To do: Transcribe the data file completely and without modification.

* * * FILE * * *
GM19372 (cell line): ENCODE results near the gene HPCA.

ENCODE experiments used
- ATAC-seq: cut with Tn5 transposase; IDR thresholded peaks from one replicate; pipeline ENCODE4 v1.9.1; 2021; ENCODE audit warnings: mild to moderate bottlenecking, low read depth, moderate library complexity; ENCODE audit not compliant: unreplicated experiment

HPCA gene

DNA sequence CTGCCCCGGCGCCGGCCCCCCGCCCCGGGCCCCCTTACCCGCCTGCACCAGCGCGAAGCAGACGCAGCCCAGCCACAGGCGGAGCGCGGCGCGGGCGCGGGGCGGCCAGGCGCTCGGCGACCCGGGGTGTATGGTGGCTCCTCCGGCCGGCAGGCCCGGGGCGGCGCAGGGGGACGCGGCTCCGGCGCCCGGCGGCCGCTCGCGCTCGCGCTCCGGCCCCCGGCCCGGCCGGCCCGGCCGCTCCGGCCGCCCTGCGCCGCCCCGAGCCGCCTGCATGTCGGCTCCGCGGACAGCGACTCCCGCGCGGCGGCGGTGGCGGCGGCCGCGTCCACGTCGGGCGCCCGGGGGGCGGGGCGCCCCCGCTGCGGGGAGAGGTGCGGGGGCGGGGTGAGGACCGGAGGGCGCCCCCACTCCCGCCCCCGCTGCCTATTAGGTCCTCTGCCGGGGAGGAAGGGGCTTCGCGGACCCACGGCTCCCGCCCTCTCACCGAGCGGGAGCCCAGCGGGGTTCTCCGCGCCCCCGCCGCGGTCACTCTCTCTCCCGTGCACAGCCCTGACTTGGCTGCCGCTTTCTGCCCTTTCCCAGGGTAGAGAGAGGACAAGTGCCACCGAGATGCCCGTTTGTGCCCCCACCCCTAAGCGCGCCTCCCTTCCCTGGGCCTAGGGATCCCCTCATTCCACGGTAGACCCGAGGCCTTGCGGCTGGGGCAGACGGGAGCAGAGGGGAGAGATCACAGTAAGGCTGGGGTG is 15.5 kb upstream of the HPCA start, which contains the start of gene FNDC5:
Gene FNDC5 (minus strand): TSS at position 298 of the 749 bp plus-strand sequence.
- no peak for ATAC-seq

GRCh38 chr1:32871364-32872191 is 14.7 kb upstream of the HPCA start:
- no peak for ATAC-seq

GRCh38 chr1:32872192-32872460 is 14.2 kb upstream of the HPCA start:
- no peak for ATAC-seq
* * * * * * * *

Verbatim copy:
GM19372 (cell line): ENCODE results near the gene HPCA.

ENCODE experiments used
- ATAC-seq: cut with Tn5 transposase; IDR thresholded peaks from one replicate; pipeline ENCODE4 v1.9.1; 2021; ENCODE audit warnings: mild to moderate bottlenecking, low read depth, moderate library complexity; ENCODE audit not compliant: unreplicated experiment

HPCA gene

DNA sequence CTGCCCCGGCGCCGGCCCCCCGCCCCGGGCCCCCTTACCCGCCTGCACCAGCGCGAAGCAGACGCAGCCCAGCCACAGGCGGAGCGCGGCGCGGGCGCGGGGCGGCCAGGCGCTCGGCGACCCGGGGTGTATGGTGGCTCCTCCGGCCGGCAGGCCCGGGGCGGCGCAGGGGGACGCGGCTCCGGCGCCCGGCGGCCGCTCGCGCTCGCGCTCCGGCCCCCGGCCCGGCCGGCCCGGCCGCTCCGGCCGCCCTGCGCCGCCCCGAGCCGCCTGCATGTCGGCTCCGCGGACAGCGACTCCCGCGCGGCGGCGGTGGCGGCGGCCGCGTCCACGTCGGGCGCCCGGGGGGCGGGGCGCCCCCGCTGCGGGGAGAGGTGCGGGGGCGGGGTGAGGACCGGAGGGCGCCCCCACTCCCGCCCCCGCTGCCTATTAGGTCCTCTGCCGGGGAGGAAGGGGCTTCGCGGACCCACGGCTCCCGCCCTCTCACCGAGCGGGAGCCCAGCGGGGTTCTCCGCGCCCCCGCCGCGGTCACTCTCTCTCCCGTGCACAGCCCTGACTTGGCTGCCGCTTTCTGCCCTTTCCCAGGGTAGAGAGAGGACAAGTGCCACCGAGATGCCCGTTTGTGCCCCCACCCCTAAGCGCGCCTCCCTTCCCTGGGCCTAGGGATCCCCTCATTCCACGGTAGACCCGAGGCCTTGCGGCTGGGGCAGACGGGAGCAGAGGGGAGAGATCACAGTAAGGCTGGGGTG is 15.5 kb upstream of the HPCA start, which contains the start of gene FNDC5:
Gene FNDC5 (minus strand): TSS at position 298 of the 749 bp plus-strand sequence.
- no peak for ATAC-seq

GRCh38 chr1:32871364-32872191 is 14.7 kb upstream of the HPCA start:
- no peak for ATAC-seq

GRCh38 chr1:32872192-32872460 is 14.2 kb upstream of the HPCA start:
- no peak for ATAC-seq